'Just like book one told us of one magician's dreams coming true, book two is all about another's nightmare crawling her way into the world of magic.'
*Trigger warning for this book: explicit language, depression, addiction, sexual assault*
After I read The Magicians, I honestly wondered how Lev Grossman could keep its sequel as interesting and exciting as the first one. I'm happy to report, he not only managed it, but he surpassed it by a mile.
The Magician King is set a few years after the end of the first book, and finds Quentin Coldwater and the gang nicely settled as kings and queens of Fillory. There they live a happy and peaceful life. Too peaceful, in fact, because Quentin is desperate for something, anything, to spice up his otherwise quiet royal existence. As you ask, so you shall get - at least these are the rules of the magical world of Fillory. The story follows Quentin's new adventures as he takes on a new quest, a mission to save magic and... and himself.
This second opus contains all of the ingredients that made me fall in love with The Magicians. It has the characters we met and loved in the first book - in all their arrogance, cleverness and with all their flaws. It has a broody, slightly antagonising anti-hero leading the way. It has impeccable wit and well-placed sarcasm. It has fast-paced adventure, and magic, and a wonderful journey across time and space and otherworldly dimensions.
But the true strength of the book in my view? Julia's story, which runs parallel to the main plot throughout the entire book. Julia, the sweet, genius girl who drove herself mad from catching a glimpse of the magical world without being allowed in. The story of a young woman desperate to be part of something bigger than the normality she's stuck in, but never quite fitting in anywhere. The story of obsession-driven insanity, which leads Julia down the darker, street-style side of magic.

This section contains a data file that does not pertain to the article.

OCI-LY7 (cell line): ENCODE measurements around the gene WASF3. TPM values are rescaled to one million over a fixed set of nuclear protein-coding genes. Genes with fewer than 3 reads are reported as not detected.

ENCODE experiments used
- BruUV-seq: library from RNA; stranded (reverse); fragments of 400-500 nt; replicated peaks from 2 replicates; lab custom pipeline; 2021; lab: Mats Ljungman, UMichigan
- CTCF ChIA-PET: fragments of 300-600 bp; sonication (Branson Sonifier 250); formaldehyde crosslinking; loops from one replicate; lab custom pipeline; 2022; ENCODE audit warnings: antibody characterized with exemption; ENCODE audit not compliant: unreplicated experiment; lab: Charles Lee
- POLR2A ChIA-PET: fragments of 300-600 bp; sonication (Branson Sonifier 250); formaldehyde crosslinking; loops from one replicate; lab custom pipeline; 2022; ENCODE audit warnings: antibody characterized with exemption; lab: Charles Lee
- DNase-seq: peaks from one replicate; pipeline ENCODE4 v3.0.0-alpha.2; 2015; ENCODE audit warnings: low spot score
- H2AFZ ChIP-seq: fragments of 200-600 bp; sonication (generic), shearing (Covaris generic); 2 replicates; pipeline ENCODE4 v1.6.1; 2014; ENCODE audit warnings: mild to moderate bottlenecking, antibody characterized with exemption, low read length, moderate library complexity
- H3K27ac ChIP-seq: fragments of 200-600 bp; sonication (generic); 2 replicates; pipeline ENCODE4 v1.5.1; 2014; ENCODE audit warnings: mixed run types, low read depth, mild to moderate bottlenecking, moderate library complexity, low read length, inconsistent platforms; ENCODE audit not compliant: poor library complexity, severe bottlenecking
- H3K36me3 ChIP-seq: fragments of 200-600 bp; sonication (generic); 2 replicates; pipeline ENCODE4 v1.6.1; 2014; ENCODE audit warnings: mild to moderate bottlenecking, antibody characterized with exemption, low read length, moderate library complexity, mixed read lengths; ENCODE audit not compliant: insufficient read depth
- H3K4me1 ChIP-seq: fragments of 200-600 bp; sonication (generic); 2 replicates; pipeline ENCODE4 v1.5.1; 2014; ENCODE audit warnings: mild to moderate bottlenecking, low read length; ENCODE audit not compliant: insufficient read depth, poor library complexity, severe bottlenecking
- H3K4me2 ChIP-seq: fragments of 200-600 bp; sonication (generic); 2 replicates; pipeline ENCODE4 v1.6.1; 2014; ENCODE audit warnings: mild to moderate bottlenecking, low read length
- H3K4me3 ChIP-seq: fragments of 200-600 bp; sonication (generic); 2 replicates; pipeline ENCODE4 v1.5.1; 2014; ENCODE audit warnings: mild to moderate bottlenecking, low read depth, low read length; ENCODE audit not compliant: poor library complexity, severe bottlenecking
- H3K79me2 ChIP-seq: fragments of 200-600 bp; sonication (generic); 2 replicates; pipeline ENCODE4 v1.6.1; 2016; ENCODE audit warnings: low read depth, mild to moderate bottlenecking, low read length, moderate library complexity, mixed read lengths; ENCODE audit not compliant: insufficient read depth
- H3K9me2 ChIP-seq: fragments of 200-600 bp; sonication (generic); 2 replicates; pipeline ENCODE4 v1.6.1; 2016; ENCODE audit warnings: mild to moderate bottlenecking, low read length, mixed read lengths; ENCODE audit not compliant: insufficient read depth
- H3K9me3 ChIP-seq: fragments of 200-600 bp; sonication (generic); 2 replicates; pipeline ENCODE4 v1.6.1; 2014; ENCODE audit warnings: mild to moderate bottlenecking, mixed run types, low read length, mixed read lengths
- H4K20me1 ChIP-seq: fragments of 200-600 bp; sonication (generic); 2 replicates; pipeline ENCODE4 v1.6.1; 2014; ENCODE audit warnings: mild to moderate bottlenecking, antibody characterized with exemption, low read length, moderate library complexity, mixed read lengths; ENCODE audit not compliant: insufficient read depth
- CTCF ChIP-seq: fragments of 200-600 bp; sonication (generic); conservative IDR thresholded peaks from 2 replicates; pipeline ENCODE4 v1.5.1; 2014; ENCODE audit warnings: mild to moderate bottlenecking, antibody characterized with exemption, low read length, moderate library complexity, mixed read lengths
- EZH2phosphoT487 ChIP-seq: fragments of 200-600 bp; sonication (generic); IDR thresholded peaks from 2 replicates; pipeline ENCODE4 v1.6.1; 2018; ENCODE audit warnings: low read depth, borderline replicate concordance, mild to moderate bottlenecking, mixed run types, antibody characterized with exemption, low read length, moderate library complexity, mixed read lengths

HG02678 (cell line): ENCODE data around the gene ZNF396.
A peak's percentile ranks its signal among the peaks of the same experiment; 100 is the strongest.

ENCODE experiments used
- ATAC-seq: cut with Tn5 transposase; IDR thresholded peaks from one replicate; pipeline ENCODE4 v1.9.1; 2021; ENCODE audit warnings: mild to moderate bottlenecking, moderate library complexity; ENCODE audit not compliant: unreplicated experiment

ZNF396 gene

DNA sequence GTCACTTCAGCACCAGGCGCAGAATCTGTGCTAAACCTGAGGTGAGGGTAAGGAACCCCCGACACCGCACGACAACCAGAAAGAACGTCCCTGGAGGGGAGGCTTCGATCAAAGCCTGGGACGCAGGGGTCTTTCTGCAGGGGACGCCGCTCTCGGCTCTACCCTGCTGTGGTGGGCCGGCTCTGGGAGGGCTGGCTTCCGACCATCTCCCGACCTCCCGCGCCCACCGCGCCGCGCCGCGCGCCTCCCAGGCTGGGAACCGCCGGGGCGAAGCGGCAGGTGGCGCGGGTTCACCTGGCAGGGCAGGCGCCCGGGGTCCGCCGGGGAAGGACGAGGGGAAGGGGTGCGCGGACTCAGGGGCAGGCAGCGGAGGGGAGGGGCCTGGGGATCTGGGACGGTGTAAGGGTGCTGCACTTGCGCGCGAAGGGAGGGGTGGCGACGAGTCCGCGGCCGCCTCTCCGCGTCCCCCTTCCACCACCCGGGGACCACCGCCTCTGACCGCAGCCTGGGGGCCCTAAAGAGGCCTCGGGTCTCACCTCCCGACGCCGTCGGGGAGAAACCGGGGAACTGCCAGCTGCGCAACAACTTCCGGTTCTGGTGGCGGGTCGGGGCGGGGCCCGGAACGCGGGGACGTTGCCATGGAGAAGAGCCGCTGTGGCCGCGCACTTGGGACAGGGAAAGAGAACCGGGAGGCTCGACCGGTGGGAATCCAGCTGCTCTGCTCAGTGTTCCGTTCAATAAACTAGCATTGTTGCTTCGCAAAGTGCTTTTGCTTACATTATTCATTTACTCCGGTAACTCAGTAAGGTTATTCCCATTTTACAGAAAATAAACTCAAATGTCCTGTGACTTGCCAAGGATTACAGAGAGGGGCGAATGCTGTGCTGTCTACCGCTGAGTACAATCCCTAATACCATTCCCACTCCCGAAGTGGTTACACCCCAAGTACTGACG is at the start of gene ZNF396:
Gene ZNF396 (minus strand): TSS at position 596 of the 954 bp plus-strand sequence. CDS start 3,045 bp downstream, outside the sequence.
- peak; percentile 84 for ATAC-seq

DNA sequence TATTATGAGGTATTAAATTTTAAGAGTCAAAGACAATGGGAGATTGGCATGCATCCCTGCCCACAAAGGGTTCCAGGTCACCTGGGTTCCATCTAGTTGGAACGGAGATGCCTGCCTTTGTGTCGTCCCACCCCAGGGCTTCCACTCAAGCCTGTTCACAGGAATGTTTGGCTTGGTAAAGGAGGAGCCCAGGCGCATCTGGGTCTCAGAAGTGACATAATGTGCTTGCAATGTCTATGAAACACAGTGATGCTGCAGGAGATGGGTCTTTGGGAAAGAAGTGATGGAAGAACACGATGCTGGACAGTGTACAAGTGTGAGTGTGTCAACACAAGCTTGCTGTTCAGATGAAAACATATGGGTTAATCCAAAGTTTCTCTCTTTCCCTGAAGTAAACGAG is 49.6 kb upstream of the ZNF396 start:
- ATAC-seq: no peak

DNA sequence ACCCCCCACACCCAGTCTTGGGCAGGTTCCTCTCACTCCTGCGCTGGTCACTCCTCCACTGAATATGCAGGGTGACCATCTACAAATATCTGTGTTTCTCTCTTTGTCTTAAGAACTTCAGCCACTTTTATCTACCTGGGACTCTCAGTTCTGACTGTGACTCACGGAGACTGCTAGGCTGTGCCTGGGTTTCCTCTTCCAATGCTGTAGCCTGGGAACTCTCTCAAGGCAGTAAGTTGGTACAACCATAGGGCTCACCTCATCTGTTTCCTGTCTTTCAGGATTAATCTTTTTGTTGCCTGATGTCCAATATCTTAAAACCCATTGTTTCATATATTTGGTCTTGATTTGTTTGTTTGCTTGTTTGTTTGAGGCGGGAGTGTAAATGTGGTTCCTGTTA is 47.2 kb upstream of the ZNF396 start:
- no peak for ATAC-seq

Just like book one told us of one magician's dreams coming true, book two is all about another's nightmare crawling her way into the world of magic. Julia's tale carries echos of depression, addiction, obsessive-compulsive disorder and a maddening desperation to belong. And ultimately? A tale of hope, of acceptance, of letting go, of making the most of what things are and moving on. Topics that will strike a chord with readers much beyond the fantastical twists and turns of the story.
I think anyone who enjoyed the first book in the series will enjoy this sequel, because it brings together everything that made the story great in the first place and takes to the next level - a much darker, much more profound level.
Be warned though: this isn't your typical hero-saves-the-day tale of magical exploits and it has none of the boy-meet-girl sidelong romance one often finds in the genre. The people in it are made more realistic and relatable for their humanity and their many, many flaws. Everything they face is handled through the tinted glasses of human imperfection. And you know what? As far as I'm concern, this is exactly the book's most appealing attribute.